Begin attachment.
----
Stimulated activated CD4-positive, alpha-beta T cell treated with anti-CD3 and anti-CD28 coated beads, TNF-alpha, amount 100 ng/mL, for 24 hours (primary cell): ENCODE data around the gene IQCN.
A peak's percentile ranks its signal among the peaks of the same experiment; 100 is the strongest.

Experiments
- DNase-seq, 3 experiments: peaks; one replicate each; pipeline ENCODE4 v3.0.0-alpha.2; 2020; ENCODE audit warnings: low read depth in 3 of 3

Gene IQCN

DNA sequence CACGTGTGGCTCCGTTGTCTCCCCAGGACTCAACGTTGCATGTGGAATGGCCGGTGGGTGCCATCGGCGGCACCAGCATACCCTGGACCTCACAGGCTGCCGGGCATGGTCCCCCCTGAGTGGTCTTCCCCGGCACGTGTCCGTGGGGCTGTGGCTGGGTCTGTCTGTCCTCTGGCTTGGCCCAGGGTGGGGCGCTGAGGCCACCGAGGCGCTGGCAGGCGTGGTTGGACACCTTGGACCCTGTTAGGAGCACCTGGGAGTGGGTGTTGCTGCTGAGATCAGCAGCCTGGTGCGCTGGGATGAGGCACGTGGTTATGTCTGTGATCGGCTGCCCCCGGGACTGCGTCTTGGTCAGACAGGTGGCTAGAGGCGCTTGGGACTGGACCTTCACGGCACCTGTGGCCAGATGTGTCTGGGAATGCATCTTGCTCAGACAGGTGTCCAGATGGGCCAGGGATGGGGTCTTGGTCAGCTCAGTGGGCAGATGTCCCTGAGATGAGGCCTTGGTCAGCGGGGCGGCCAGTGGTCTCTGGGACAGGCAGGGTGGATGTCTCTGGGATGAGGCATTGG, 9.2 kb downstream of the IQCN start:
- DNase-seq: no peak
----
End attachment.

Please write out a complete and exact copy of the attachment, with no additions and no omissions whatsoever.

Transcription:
Stimulated activated CD4-positive, alpha-beta T cell treated with anti-CD3 and anti-CD28 coated beads, TNF-alpha, amount 100 ng/mL, for 24 hours (primary cell): ENCODE data around the gene IQCN.
A peak's percentile ranks its signal among the peaks of the same experiment; 100 is the strongest.

Experiments
- DNase-seq, 3 experiments: peaks; one replicate each; pipeline ENCODE4 v3.0.0-alpha.2; 2020; ENCODE audit warnings: low read depth in 3 of 3

Gene IQCN

DNA sequence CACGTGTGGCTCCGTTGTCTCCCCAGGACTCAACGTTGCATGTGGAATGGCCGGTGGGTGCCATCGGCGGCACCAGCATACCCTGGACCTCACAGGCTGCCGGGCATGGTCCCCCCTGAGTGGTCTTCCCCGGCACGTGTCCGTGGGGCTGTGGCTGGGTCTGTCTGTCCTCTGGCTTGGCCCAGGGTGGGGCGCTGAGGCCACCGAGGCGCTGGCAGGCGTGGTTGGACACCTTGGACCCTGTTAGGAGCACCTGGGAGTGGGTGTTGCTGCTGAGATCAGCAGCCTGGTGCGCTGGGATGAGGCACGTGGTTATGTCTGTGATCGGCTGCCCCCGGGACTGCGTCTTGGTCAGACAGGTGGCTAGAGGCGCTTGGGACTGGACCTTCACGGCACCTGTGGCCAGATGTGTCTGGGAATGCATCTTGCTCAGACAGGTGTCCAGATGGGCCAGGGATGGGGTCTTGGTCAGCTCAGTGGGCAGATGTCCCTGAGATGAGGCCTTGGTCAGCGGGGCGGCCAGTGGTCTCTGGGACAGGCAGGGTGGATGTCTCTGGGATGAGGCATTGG, 9.2 kb downstream of the IQCN start:
- DNase-seq: no peak